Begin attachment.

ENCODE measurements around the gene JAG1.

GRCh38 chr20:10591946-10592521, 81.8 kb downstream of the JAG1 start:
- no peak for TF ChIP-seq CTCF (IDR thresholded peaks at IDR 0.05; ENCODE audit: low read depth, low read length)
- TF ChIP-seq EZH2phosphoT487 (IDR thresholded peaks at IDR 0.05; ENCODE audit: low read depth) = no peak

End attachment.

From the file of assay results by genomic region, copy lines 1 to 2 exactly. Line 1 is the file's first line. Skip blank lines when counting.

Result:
ENCODE measurements around the gene JAG1.

GRCh38 chr20:10591946-10592521, 81.8 kb downstream of the JAG1 start: